Indonesia’s peatlands are more fire-prone than official figures claim as dry season looms: study

As a dry season exacerbated by El Niño approaches, a new study warns that large expanses of Indonesia’s climate-critical peatlands may not be sufficiently restored after the fires of 2015, despite government claims.

Haze air pollution from burning peatlands blankets the landscape in Riau
Haze air pollution from burning peatlands blankets the landscape in Riau, Sumatra. Image: Aulia Erlangga/CIFOR

Indonesia’s widely-publicised efforts to restore its peatlands may have been overstated, meaning that vast areas of the carbon-rich soil are vulnerable to burning as a dry season exacerbated by the El Niño weather phenomenon approaches, a new study finds. 

Indonesia’s government claims to have restored some 3.66 million hectares of peatlands that were destroyed in the apocalyptic fires of 2015, which over a suffocating two-month period produced more carbon emissions per day than the carbon footprint of the United States economy.

Large swathes of Indonesia’s 20 million hectares of peat are prone to fire having been drained to grow cash crops such as palm oil and pulpwood. After the 2015 haze that choked most of its Southeast Asian neighbours, the Indonesian government pledged to restore millions of hectares of degraded peatlands to prevent future fires.

However, analysis by The Gecko Project, a non-profit that investigates land-use issues, finds that much of the peatlands the authorities claim to have restored may actually be vulnerable to the fires that are estimated to have caused 100,000 premature deaths from toxic “haze” pollution eight years ago.

Indonesia’s Ministry of Environment and Forestry (KLHK) claims that 3.66 million ha of peatland have been restored. But what KLHK apparently considers to be “restored” peatland – when the groundwater level of the peat has been raised to 40 centimetres below the surface through a process known as “rewetting” – reaches across a much smaller area, according to analysis of official data by The Gecko Project.

Since 2019, some 2.7 million ha of peatlands have been rewetted to a level KLHK considered sufficiently hydrated – significantly below the 3.66 million ha declared as restored, the investigation finds.

According to the analysis, the restored area of peatland has not increased since 2019, while water levels of the peatlands have not been maintained at stable levels, with large fluctuations in water levels recorded between 2019 and 2022.

In many areas where restoration work has been carried out, other methods needed to fully restore the function of a peatland, such as replanting native vegetation, appear to have been neglected, the report suggests.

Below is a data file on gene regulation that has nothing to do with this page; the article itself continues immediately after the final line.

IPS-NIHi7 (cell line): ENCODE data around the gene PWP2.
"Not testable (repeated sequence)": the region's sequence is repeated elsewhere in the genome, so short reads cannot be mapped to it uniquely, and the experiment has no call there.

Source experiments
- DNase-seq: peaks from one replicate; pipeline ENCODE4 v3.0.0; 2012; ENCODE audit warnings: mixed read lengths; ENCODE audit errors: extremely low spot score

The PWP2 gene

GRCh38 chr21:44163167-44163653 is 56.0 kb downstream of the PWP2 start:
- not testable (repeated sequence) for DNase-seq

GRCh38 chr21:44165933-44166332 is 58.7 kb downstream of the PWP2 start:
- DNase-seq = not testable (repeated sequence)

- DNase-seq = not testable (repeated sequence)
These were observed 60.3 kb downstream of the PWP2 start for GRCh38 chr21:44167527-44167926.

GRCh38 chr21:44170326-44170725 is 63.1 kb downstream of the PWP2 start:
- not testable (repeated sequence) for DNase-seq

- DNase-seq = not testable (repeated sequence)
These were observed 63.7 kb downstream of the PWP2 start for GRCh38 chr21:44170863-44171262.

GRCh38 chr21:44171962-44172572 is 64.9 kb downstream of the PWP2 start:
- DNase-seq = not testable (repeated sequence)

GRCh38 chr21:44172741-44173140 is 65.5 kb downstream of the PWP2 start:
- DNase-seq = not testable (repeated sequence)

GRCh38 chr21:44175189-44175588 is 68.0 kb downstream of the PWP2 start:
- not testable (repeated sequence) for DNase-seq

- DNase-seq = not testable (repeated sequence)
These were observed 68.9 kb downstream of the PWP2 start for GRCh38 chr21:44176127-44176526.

A number of plantation companies operate on peatlands in which water levels have been below 40 centimetres (cm) for much of the past year, including PT Rimba Hutani Mas, a pulpwood company that supplies paper giant Asia Pulp & Paper (APP), The Gecko Report’s analysis shows.

South Sumatra-based PT Rimba Hutani Mas, which between September 2022 and April 2023 had large areas of its peat-based concession below 40 cm, was sued by Singapore’s environment agency in 2015 for causing severe air pollution in the city-state. 

APP did not respond to questions from The Gecko Project about water levels in PT Rimba Hutani Mas’ concession but said it has been submitting “all the required data” to KLHK.

Another plantation company that has regularly recorded water levels below 40cm over the past year is PT Seraya Sumber Lestari, which operates in Riau province on Sumatra and supplies Asia Pacific Resources International Limited (APRIL), APP’s competitor. PT Seraya Sumber Lestari has previously been sanctioned by the Indonesian government for fires on its land.

In response to The Gecko Project’s findings, APRIL said PT Seraya Sumber Lestari keeps its peatland “moist” irrespective of water levels, and that “years of ground experience and extensive fire data indicate no correlation between water table and fire risk in well-managed plantations”. 

This year, the return of the El Niño weather phenomenon risks a repeat of something like the haze of 2015, experts have warned, with slash-and-burn forestry by smallholders and the presence of large agribusiness firms operating on drained peatlands posing a chronic haze risk.

The coming months will serve as “a good test” of the government’s peatland restoration claims, David Taylor, a professor and peatland expert at the National University of Singapore, told The Gecko Project.

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